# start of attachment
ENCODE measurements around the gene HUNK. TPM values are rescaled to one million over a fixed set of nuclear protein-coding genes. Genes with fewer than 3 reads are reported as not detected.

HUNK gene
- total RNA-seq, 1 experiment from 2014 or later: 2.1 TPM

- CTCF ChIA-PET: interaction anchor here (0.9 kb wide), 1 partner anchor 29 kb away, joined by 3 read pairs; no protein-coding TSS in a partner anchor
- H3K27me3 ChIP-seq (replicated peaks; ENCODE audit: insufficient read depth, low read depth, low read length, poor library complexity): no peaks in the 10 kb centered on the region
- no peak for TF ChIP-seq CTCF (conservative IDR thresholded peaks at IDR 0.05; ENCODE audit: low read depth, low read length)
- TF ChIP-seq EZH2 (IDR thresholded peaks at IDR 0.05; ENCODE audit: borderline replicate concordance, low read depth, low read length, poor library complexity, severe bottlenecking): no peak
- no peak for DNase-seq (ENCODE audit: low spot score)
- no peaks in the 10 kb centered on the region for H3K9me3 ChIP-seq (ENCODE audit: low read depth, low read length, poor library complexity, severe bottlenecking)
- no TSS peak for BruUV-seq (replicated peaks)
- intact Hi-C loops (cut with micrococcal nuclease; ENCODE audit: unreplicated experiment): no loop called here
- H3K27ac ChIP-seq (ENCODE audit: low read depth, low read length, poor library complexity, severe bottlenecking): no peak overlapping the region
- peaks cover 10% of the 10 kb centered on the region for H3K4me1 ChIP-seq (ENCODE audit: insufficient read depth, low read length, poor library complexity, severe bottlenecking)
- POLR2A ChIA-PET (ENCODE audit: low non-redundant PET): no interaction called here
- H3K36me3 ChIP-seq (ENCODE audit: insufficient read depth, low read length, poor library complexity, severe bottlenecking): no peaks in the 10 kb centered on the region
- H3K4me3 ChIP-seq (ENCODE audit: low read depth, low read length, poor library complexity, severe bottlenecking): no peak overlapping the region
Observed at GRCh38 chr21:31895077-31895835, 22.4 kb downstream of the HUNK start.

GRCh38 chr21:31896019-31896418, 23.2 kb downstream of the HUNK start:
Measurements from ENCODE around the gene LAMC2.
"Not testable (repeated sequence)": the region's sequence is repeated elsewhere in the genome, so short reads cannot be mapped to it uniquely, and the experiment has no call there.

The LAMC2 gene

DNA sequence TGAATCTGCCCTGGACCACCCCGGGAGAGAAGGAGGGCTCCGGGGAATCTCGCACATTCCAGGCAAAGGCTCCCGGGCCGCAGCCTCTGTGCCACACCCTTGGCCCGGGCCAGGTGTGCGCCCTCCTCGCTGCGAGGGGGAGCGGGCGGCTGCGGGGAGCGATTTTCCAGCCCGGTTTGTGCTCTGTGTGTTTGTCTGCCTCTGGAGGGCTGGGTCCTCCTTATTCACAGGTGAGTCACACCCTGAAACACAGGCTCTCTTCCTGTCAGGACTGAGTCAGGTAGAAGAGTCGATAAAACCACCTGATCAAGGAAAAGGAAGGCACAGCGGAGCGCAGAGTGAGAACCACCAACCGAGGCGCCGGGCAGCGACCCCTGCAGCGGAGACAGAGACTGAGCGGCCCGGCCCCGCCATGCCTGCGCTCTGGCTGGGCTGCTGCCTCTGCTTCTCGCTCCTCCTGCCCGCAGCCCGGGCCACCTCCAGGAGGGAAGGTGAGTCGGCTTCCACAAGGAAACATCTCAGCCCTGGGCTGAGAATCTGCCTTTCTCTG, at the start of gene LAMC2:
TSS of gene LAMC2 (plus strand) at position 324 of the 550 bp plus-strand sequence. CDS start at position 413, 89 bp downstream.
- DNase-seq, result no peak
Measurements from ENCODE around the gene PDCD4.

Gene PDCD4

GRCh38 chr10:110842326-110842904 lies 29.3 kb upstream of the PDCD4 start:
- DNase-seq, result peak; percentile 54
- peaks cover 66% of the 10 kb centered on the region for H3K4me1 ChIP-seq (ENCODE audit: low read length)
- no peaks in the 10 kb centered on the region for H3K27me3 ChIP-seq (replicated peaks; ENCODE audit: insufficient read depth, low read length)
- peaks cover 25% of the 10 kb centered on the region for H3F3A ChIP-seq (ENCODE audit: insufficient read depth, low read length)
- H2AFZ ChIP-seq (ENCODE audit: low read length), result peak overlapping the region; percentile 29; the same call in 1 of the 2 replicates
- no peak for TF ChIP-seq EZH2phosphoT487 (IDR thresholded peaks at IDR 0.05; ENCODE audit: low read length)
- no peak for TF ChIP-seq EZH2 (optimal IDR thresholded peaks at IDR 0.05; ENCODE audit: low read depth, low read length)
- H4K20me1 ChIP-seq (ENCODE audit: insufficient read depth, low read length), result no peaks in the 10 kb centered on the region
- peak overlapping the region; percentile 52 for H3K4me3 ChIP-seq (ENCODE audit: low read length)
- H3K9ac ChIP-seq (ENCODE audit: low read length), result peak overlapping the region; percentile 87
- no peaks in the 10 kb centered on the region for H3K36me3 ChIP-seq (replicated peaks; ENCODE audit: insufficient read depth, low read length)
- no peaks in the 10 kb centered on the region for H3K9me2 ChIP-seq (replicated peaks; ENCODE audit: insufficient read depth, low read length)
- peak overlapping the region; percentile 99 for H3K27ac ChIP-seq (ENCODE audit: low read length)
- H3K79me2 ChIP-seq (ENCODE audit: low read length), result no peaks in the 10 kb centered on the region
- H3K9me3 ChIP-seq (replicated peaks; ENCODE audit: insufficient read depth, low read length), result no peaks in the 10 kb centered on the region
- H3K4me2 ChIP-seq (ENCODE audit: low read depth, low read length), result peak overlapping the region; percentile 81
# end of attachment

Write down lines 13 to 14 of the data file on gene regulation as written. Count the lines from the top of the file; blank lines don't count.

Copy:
- peaks cover 10% of the 10 kb centered on the region for H3K4me1 ChIP-seq (ENCODE audit: insufficient read depth, low read length, poor library complexity, severe bottlenecking)
- POLR2A ChIA-PET (ENCODE audit: low non-redundant PET): no interaction called here